A study published in the Journal for Nature Conservation discusses human-elephant conflict in Nepal. The obvious conclusion is that both humans and elephants suffer from conflict. Elephants, already endangered, are killed. Humans lose crops that they depend on for their livelihood.
Nepal has a rapidly growing population, and the elephants’ traditional habitat is quickly disappearing. Conflict is inevitable under such conditions, but the study concludes it would improve dramatically if the humans could be compensated for loss. The study also concluded that the government needs to invest in a long term conservation plan and involve locals in decisions.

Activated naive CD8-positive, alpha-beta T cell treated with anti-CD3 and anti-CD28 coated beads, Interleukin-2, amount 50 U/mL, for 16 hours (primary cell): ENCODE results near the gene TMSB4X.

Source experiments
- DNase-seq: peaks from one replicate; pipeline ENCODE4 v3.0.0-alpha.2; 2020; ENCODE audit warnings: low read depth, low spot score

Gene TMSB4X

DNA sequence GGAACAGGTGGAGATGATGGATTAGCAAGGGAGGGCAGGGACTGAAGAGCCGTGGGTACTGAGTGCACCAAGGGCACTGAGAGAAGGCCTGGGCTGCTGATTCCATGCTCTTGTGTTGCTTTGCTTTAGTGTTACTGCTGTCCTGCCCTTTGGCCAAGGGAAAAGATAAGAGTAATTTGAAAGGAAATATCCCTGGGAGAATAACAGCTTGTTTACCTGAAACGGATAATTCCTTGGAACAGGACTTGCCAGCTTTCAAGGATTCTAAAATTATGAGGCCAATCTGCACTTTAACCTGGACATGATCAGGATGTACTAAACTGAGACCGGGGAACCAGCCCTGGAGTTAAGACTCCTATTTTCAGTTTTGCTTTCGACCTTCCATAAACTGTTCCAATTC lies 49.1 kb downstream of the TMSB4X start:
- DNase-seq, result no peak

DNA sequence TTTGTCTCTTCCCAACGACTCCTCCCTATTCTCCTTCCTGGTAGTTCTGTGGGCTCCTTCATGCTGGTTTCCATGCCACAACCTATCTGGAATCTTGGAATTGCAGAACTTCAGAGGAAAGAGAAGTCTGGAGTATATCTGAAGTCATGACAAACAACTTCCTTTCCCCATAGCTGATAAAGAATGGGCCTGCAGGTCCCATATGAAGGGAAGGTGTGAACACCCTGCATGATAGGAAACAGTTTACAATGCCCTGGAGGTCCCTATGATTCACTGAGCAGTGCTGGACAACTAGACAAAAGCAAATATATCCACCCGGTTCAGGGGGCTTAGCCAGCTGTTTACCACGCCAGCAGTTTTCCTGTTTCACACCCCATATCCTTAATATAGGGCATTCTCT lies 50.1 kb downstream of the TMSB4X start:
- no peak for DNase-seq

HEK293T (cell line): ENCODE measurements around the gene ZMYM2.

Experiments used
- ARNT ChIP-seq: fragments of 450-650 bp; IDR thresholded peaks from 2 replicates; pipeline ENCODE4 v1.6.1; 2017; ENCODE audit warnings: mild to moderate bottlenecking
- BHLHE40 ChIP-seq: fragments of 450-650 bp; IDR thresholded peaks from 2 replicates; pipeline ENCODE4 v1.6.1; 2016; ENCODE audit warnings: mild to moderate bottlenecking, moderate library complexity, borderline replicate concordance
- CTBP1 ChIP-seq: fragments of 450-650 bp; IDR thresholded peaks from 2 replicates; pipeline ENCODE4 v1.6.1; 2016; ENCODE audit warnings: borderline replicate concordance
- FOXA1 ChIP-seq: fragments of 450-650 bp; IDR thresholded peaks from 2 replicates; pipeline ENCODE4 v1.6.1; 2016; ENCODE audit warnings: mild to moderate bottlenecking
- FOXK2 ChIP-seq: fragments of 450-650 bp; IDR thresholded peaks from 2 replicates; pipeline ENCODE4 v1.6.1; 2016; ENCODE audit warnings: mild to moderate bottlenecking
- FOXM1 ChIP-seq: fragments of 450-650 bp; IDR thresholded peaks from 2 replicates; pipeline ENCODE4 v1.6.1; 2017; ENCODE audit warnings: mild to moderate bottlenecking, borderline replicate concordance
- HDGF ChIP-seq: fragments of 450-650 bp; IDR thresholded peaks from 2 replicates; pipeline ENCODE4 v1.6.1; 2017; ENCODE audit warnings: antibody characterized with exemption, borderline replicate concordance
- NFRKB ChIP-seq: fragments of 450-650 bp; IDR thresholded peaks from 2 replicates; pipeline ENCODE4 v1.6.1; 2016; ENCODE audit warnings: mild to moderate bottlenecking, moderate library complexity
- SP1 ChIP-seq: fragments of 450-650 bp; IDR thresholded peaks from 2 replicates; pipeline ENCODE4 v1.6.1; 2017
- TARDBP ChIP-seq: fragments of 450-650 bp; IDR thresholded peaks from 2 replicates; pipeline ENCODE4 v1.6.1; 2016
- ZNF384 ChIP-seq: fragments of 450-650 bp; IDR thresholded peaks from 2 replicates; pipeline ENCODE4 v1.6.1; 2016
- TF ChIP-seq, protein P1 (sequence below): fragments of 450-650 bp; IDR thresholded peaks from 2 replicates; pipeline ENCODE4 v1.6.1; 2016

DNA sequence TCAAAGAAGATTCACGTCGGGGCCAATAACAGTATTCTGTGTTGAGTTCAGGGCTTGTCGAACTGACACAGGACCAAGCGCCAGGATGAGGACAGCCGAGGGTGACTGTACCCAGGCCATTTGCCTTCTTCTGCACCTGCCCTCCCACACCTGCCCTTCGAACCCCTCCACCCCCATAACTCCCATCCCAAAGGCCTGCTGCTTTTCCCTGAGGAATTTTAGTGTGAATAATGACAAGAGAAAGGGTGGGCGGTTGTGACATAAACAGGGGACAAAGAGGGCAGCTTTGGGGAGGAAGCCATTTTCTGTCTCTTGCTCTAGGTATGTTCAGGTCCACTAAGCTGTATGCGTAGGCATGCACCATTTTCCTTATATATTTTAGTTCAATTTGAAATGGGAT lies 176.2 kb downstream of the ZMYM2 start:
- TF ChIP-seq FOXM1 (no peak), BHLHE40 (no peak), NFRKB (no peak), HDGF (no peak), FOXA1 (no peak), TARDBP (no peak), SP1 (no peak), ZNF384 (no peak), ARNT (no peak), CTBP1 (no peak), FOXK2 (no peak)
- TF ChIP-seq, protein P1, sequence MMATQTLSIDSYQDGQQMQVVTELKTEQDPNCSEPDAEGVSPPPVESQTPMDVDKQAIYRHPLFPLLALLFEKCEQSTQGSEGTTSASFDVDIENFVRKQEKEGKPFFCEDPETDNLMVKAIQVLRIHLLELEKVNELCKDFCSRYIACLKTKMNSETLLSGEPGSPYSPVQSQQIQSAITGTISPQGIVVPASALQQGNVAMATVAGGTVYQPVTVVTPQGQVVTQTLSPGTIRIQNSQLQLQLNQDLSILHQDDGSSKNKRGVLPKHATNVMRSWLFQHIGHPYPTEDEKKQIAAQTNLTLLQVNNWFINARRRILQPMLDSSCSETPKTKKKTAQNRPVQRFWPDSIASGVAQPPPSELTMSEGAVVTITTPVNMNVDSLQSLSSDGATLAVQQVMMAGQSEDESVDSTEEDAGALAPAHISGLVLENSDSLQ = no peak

Currently, Nepal has little monetary resources to devote to saving elephants. Especially after the disastrous earthquake, saving elephants is not a priority of the Nepalese government.
Yet, there are some areas of hope. For instance, the Chitwan National Park has used tourist revenue to pour back into conservation. Elephant, tiger, and rhino populations have therefore increased on national park land.